From the website http://www.communigate.co.uk/ne/lookback/page15.phtml
The Flying Enterprise was an American ship built in 1944 and named Cape Kamukaki and owned by a Steel Co in the USA. In 1947,she was renamed the Flying Enterprise and sailed between Hamburg and the USA.
On December 21st 1951,she set sail from Hamburg to the US with a cargo of pig iron and coffee and ten paying passengers.After steady progress on December 25th,she encounted very heavy seas and gale force winds,approx. 400 miles west of Lands End and Capt Carlsen decided to hove to and ride out the storm. These conditions continued unabated and during this time she suffered considerable structural damage and her cargo started to shift. On December 28th Capt Carlsen sent out an SOS,which was picked up by quite a few ships who went to her aid.Early on December 29th the steamer 'Southland' arrived and tried to get alongside but it was too dangerous,so the passengers and crew jumped into the raging seas and were all picked up safely.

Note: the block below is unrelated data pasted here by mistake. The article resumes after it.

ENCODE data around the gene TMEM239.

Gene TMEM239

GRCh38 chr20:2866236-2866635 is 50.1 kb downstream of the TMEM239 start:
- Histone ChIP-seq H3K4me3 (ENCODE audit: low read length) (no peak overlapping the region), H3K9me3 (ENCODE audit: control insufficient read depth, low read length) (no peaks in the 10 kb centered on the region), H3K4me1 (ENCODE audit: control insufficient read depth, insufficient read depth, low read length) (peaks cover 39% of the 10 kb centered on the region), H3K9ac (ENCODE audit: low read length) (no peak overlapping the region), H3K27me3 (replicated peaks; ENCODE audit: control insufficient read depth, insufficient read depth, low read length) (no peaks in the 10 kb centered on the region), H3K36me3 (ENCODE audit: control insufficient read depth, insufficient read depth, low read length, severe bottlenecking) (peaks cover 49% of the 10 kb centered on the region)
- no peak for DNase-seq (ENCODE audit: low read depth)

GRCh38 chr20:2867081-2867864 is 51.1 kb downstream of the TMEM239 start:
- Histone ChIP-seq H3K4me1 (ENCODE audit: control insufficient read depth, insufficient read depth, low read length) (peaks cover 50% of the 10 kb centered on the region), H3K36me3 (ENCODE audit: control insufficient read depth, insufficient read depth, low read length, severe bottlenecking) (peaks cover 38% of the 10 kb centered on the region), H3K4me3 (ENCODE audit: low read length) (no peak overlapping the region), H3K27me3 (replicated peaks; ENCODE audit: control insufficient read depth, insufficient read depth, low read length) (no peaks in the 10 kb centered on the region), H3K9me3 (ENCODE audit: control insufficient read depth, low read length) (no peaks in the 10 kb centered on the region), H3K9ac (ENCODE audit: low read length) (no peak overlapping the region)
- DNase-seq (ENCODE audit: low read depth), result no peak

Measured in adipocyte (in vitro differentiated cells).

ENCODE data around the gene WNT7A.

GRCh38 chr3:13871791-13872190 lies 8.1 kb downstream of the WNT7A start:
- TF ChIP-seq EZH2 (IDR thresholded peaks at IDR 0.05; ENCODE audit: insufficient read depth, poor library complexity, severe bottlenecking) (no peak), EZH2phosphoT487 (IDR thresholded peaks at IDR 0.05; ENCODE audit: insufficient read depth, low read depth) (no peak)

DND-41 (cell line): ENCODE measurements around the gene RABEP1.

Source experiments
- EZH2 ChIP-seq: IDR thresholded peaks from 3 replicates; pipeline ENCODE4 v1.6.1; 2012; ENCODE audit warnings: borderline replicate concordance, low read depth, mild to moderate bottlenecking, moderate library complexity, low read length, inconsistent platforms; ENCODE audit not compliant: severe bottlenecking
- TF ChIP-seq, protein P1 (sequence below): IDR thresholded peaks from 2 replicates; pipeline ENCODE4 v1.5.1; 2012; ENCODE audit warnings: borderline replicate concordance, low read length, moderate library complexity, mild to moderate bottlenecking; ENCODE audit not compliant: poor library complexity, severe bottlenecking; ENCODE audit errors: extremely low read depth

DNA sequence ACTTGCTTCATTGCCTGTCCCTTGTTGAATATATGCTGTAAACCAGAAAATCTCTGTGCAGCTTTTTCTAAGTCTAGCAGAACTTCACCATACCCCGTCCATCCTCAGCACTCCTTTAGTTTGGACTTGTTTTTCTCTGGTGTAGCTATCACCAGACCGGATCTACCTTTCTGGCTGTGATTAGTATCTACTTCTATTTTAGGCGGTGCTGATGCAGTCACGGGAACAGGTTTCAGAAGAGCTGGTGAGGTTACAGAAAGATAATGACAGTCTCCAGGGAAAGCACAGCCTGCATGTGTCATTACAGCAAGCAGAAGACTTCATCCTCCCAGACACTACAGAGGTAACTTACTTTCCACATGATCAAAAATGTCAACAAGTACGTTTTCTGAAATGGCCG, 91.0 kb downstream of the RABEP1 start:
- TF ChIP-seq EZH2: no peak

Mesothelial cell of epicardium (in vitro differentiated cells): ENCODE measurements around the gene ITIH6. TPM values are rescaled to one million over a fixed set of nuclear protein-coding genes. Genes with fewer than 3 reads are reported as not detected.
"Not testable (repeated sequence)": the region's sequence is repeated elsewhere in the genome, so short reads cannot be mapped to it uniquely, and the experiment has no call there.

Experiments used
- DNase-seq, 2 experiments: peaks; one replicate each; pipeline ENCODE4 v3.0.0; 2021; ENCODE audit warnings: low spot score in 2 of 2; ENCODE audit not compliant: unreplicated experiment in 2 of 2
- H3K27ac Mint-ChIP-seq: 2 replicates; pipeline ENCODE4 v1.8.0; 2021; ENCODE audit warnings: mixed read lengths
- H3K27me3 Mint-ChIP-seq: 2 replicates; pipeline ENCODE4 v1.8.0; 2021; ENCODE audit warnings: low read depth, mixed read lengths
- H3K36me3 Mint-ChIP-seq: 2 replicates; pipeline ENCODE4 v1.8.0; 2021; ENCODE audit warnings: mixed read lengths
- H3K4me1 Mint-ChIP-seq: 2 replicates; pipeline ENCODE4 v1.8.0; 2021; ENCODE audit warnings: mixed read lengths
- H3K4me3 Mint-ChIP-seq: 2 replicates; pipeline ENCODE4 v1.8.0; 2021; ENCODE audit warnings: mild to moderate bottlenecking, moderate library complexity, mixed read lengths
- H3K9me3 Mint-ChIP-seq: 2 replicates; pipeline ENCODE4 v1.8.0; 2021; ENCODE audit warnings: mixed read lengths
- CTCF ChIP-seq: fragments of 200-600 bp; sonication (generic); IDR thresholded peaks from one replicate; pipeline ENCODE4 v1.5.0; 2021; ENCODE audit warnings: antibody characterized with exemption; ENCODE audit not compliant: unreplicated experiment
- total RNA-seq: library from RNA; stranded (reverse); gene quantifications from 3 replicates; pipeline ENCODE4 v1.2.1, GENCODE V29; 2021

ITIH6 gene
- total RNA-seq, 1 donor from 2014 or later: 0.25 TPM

Sunday, March 29, 2009
"Sentimental Journey" column. Go to:
Arrow down to "COLUMNISTS" and click on my name.
Thanks to all my loyal readers!
Monday, February 2, 2009
Friday, January 30, 2009
Tuesday, January 27, 2009
Friday, January 2, 2009
entertaining 2 meter daily QSO's.
Wednesday, December 31, 2008
Sunday, December 28, 2008
BOB GARNIER WROTE:
Being 'over the hill' is much better than being under it!
Friday, December 26, 2008
I received the following email and the above photo from Bob and Veronica Garnier. Bob is a native Hamiltonian from the White Horse area, now calling Brisbane, Australia home. Bob recalls his and Veronica's years as amateur ops, and also recalls "RIR" as we called him "Rhode Island Red."
Bob, I couldn't get past 35 words per minute in morse, and you navy coast guard guys were always the best when it came to ultra high speed C.W. I spent 3 years in the Army Security Agency where I reached 35 wpm, and with that speed was assigned to copy the Russians during the cold war. Russian ops are also aces with the bug. Thanks so much for writing. It is a pleasure to hear from you. I have been concentrating on my local history website, www.glover320.blogspot.com and will be adding more to my amateur/broadcast radio site in the future.
73's to you and 88's to Veronica.